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What to know about using failed crops as forage

What to know about using failed crops as forage

Little soil health 3.jpg

Cover crops are bonus grazing in cornstalks for fall grazing after corn harvest.

As South Dakota continues to see warmer than average temperatures and limited rainfall, many producers across the state are planning to harvest failed grain crops as much-needed forage for livestock.

While drought-stressed crops can still be used as forage, there are many factors to consider before harvesting, specifically soil health and feed safety, said Sara Bauder, South Dakota State University (SDSU) Extension Agronomy Field Specialist.

“Drought is a widespread issue this year, and producers have many factors to consider, such as accumulated nitrates, potential mycotoxins, moisture content and nutrient analysis,” Bauder said.

To help producers navigate through these issues, SDSU Extension and the South Dakota Soil Health Coalition released a new video series, “Salvaging Drought Stressed Crops.” Each short video segment is moderated by Bauder and includes producers, agronomists, soil health specialists and livestock nutrition experts. The series will cover the following topics:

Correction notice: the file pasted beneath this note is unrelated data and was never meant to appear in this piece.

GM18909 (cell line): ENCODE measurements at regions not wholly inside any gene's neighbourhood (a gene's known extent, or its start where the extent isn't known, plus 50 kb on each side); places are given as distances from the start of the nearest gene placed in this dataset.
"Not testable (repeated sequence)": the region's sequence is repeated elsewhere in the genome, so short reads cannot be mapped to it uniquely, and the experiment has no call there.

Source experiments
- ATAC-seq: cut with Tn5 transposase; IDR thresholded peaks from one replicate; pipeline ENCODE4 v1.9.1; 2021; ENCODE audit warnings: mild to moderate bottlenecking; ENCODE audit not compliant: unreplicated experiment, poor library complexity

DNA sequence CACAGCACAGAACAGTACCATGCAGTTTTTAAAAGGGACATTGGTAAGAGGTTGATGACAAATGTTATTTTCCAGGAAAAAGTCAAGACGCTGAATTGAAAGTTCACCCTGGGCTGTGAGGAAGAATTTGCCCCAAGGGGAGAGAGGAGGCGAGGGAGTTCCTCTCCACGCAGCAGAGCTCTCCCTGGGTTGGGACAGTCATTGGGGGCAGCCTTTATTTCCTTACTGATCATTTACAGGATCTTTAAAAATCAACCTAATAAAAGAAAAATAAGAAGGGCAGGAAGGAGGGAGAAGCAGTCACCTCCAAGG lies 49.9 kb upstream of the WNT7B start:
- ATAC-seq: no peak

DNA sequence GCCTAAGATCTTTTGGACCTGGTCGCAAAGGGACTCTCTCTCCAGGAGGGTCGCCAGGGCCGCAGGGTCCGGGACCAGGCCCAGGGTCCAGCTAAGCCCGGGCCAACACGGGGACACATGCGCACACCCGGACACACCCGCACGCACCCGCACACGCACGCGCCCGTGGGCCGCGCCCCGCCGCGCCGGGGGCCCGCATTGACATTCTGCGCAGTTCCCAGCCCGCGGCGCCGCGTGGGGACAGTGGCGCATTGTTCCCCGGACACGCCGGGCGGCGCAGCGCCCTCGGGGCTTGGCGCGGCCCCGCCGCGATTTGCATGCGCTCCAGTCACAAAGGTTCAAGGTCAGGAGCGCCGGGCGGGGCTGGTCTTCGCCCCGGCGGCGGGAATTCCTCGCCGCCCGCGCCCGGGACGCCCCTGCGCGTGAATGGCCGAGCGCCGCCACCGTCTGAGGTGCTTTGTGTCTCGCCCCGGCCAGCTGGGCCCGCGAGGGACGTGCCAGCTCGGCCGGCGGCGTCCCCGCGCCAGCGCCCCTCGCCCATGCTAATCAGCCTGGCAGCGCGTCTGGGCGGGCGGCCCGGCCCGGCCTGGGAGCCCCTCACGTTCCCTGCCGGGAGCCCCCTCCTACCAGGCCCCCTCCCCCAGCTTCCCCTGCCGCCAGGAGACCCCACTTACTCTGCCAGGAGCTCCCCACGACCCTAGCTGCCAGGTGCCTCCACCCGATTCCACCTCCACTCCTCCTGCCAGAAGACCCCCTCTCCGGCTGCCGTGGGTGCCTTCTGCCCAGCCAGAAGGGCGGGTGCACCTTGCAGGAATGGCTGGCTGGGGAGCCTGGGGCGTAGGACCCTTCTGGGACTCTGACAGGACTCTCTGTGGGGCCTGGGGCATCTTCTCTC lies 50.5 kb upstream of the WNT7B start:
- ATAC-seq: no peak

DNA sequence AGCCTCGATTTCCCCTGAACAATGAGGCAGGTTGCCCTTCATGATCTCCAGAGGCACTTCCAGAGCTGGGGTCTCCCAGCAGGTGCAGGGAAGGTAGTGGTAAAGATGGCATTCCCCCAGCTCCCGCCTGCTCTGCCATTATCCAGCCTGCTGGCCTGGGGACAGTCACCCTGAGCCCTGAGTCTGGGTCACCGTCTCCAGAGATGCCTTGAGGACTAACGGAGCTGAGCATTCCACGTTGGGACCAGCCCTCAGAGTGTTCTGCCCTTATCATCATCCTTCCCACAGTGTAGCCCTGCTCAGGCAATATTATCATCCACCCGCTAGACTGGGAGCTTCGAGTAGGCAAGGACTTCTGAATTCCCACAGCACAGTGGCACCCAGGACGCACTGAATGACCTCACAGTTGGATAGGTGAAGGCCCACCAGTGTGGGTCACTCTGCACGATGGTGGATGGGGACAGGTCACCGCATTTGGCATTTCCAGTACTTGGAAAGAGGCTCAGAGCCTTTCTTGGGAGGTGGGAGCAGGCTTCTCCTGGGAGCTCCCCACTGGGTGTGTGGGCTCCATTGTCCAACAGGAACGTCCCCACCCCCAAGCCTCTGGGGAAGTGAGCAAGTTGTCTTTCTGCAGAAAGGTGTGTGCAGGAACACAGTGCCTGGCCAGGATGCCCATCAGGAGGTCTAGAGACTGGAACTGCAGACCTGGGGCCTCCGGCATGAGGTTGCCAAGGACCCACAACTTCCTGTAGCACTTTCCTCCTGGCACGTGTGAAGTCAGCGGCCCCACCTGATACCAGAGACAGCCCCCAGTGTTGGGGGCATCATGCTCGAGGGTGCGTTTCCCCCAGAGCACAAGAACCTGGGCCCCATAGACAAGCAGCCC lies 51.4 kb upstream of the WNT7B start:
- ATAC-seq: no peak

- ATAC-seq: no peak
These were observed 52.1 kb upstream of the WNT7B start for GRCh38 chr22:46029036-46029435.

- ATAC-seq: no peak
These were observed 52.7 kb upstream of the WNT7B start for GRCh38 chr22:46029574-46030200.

• Protecting the soil.
  • Nitrate considerations and testing.
  • Keeping the bottom line in mind.
  • Silage, earlage and high-moisture corn.
  • Using soybeans as forage.
  • Water quality and testing.
  • Grazing corn.

“This series is designed to offer ideas and advice from Extension staff and producers based on knowledge and experience alike,” Bauder says. “Every farm and ranch faces its own unique challenges, and this information is intended to be applied as producers see fit to their own personal situations.”

The video series can be found on the SDSU Extension Agriculture page (extension.sdstate.edu/agriculture). The video link will take viewers to a playlist on the SDSU Extension YouTube channel which includes the entire series.

For more information or questions, contact Bauder at Sara.Bauder@sdstate.edu or 605-995-7378.

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